Director: Elaine May
Writer: Elaine May
Cinematographer: Bernie Abramson, Lucien Ballard, and Victor J. Kemper
Producer: Michael Hausman
by Jon Cvack
It was in a work meeting that I was told this film actually wasn’t directed by Cassavetes but Elaine May (not that you’d know). One of the craziest bits of history is that this movie shot three times as much film as Gone With the Wind ('39), which shot a legendary one million feet of film (which was cut down to a 20,000 reel). Mikey and Nicky isn’t some comparable epic film, but rather the filmmakers allowed for an extraordinary amount of improvisation, with Falk and Cassavetes going far off the deep end with the script, as May would let the camera roll and roll and roll and roll.
The story involves Nicky (John Cassavetes) who has shelled himself up in a hotel room, scared out of his mind that someone’s going to kill him. He’s visited by Mikey (Peter Falk), who’s got a wife and kid back home waiting for him, as he tries to help Nicky and tame his paranoia and fear. I’ll say this might be the film I most regret not seeing before having made Road to the Well, as this is a brilliant story exploring the depths of friendship and betrayal.
Mikey and Nicky have a night on the town, exploring movie theaters, black bars, white bars, and Nicky’s mother’s grave, while he’s hunted by mobster Kenney (Ned Beatty) who’s on a mission to gun down Nicky, confirming his paranoia. What we get is a profound exploration of friendship. Although very much is owed to Elaine May’s film, there’s no denying Cassavetes influence. This is an obvious follow up to Husbands ('70), which if I were to guess - being entirely improvised - Cassavetes wanted to ensure he could focus on the character while preserving a similar aesthetic. As makes any great Cassavetes film, it’s the rough style, shots that are out of focus, missing the subject, which while I use to think looked negligent, now seems deliberate. It all contributes to the incredibly real relationship between the characters.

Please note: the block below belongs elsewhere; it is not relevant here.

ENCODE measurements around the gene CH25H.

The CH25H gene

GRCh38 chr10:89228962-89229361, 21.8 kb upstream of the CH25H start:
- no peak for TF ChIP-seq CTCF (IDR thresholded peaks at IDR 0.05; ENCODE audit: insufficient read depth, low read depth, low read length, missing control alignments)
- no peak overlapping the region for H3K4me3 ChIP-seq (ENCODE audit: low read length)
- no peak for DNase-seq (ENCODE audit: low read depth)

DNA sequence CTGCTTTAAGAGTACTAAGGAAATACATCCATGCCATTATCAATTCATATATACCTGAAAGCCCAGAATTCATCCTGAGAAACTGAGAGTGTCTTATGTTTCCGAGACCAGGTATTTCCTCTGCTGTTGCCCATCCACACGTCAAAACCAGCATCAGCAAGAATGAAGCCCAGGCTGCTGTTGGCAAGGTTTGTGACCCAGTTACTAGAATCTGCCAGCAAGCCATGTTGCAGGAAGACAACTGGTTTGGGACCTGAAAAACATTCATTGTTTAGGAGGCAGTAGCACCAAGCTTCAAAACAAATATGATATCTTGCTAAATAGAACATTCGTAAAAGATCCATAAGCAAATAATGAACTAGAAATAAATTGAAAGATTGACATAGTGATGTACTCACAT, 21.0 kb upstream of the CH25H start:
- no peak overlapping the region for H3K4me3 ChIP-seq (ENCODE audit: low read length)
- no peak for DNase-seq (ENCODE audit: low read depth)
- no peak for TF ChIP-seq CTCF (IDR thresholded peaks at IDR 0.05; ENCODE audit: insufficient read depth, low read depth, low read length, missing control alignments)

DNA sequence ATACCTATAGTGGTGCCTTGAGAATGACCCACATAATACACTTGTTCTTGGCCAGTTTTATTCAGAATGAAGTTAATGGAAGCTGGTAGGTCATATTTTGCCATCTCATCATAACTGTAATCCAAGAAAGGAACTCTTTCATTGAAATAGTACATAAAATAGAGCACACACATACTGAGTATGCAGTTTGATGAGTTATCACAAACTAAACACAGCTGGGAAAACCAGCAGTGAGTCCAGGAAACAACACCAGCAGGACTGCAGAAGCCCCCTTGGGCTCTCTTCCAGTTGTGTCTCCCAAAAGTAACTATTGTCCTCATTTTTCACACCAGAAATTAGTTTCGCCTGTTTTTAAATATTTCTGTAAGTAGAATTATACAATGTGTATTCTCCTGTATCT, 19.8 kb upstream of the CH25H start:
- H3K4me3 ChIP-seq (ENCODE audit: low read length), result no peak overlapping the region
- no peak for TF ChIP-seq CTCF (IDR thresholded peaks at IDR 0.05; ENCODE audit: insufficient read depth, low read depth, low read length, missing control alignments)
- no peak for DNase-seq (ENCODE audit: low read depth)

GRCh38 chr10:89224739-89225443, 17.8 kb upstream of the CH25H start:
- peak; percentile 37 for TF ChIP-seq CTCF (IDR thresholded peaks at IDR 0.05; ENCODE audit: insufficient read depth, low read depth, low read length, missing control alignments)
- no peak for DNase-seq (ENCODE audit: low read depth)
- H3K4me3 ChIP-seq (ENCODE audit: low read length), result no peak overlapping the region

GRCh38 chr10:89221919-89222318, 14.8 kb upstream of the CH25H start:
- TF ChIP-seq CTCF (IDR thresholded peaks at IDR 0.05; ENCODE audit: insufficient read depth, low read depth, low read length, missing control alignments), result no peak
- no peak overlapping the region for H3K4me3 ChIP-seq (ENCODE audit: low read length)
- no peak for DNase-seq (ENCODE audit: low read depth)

We learn bits and pieces of their lives, which fills in the amount of time that they’ve been apart. We know that Nicky has entered into an ignoble world, getting get caught on the bad side of a deal, taking up with prostitutes, having had his wife and child leave him. Nicky’s the opposite, calling his wife regularly to update her on where he is and when he’ll be home. While heading to the movie theater, Nicky demands to stop at the graveyard, located in a bad neighborhood, physically fighting with the bus driver to let them out. They get off and head over and so begins a hilarious scene, as the two argue about God, with Mikey an atheist and Nicky the believer, with no concern for the dead while he shouts and screams, and Mikey implores to him to be respectful, threatening to leave.
The arguments continue through the night, as Nicky graduates to offending prostitutes and black men, with Mikey doing his best to keep them alive throughout the process. With the mountain of footage collected, you can feel as the editors John Carter and Sheldon Kahn worked with May. Straight out of Cassavetes's style we get a bunch of non-sequiturs, feeling as though we’re skipping ahead to the more interesting parts of the conversation. The dialogue flies at us, though we’re allowed to breath at the perfect moments. The two end up fighting in the cold wet streets when Mikey has finally had enough. I’ve been here with my own friends, when the kettle finally boils and pops. Back in high school I too fought with my buddy in the city streets. Granted, it didn’t result in how this film ends, but even that was such an unexpected and horrifying ending, especially compared to most other Cassavete work, that it became the perfect conclusion to this strange and intimate story.
BELOW: Best scene of the film
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